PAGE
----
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Fine-Tuning Measures At State Insurance Fund To Bear Fruit By 2003
BY TAINA ROSA
April 19, 2001
"The situation at the State Insurance Fund (SIF) is serious in financial terms, but we are taking all the necessary steps to solve this situation," said Nicolas Lopez Peña, the agencys newly appointed administrator. His plan to revitalize the 66-year-old ailing government corporation includes revising providers contracts and eliminating superfluous expenses. By doing so, Lopez Peña is optimistic that in just two fiscal years, the SIF will be changing lanes from rocky roads to smooth seas.
In the meantime, while, fine-tuning measures already in place are expected to have the SIFs premiums jump to $565 million this year, an increase of more than 5% from last years figures. The agencys situation has been so precarious that it recently had to obtain permission from its board of directors to take $10 million in restricted funds to cover operational expenses.
"We have already analyzed superfluous expenses. We have reduced the number of political appointments, and also transitory and temporary employees, which have been tough decisions because were talking about peoples jobs. Now we are analyzing our investment portfolios to make them more productive," said Lopez Peña. Currently, the SIF has a little more than 4,000 employees.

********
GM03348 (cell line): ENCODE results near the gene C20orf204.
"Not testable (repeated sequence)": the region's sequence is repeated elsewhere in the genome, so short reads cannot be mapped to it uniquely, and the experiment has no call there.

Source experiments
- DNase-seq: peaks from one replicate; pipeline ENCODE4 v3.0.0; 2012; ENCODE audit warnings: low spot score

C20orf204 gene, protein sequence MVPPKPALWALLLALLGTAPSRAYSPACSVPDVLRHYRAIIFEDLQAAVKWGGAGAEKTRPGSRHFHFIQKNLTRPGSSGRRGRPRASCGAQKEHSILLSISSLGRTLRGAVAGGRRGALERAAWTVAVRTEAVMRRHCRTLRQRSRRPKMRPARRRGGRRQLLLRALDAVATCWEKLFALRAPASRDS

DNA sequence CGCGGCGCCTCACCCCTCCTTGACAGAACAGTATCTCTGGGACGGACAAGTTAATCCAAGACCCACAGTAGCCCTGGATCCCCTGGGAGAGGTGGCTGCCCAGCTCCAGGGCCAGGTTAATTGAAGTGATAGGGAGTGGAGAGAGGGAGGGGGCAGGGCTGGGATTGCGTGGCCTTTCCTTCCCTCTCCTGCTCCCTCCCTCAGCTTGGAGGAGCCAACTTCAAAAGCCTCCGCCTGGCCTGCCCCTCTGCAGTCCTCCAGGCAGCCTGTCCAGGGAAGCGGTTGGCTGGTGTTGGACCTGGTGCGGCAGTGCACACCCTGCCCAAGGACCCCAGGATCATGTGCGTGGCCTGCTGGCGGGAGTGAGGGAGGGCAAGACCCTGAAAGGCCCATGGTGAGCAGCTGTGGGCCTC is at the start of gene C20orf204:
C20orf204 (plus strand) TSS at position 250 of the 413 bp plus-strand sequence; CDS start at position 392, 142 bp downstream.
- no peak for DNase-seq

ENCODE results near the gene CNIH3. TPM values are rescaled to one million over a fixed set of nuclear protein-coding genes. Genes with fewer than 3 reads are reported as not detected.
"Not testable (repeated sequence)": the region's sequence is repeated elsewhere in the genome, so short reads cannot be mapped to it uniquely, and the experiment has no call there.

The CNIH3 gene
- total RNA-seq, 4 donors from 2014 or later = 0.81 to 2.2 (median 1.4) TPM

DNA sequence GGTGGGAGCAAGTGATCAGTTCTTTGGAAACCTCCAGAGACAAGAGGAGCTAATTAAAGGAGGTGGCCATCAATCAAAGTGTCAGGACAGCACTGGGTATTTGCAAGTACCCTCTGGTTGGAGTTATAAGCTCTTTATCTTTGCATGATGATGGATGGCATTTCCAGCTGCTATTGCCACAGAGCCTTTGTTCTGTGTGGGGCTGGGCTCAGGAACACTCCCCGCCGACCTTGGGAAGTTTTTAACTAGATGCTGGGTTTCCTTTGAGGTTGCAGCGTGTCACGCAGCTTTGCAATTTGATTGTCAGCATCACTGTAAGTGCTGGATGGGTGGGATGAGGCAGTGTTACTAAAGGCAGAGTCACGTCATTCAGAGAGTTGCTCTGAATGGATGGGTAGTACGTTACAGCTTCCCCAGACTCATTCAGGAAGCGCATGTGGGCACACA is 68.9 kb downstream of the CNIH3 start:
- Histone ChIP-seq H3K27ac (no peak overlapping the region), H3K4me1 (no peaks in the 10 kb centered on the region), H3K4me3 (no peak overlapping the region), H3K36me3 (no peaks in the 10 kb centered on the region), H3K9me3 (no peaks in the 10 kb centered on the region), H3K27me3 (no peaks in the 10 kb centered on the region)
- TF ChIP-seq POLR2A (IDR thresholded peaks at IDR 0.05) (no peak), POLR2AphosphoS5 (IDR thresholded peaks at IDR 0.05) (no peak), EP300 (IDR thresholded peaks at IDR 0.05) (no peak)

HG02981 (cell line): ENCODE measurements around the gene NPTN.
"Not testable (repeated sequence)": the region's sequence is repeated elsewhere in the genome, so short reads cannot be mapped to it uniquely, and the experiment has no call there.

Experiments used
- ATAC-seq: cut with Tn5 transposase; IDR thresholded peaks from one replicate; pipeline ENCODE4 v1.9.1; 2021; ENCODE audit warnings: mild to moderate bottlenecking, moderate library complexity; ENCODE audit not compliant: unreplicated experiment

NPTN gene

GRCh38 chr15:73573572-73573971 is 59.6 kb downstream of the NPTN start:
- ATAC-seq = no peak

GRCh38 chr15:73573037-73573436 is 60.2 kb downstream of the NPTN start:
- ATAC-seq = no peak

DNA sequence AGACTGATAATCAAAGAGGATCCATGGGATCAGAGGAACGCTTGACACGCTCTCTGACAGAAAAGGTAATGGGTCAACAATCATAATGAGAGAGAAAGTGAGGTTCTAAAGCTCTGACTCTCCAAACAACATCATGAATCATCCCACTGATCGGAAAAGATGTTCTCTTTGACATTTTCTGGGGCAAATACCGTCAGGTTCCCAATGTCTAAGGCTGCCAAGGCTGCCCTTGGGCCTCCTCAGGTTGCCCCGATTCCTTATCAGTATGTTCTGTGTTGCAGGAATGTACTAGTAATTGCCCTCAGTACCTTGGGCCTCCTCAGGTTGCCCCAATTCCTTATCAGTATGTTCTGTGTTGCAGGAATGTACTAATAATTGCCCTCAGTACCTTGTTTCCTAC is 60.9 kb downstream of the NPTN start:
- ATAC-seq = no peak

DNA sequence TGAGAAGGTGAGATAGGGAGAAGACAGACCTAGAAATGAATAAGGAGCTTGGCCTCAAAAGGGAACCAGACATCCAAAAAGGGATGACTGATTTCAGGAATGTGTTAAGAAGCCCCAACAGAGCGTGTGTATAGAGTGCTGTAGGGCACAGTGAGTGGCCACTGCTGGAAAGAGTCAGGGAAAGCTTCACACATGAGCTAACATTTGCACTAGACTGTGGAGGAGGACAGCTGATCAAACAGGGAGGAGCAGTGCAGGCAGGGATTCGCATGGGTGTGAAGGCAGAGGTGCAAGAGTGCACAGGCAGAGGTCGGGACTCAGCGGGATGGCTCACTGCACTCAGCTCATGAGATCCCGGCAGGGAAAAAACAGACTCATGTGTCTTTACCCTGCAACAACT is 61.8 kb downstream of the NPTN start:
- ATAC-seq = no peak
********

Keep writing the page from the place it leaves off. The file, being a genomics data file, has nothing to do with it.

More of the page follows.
Among superfluous expenses, Lopez Peña said he found that during the eight years in which the past administration managed the corporation, $40 million was spent on automating information systems. "Still, the systems cant communicate with each other, and users cant post information into a database automatically so its being done manually. These are systems that are not integrated at all." About $6 million, he said, will be invested to bring the information systems up to date and integrate them.
The same will be done at the SIFs Industrial Hospital beginning in July. There, information systems will be upgraded to better serve clients, who have been having a hard time because the current system is deficient in setting up appointments, according to Lopez Peña.
In addition, Lopez Peña said he found that almost $2 million was being spent on unnecessary items. "There were 200 beepers and cellular phones being used and we have reduced that to 20 beepers and 15 cellular phones," he noted.
Regarding contracts, he said he is also eliminating external contracts for jobs that can be done by internal resources. "We have the necessary talent to perform the tasks for which external contracts were given. The SIFs employees have the technical capacity and the compromise of improving this situation. They are well-prepared academically and know how the SIF works." He added that many of these contracts were for legal services, advertising, and even a radio show. Not only does the SIF have its own legal group, it also has a complete press office, according to Lopez Peña.
Lopez Peña, who was a top banking executive before entering government service, said his experience with private corporations has given him the necessary skills to turn the SIFs precarious situation around. During his years as a banking executive, he participated in four mergers. "This helps you know which are the areas that can be trimmed to save money."
The SIF is celebrating its 66th anniversary today with a three-mile marathon in Rio Piedras for employees of the SIF and other government agencies.
This Caribbean Business article appears courtesy of Casiano Communications.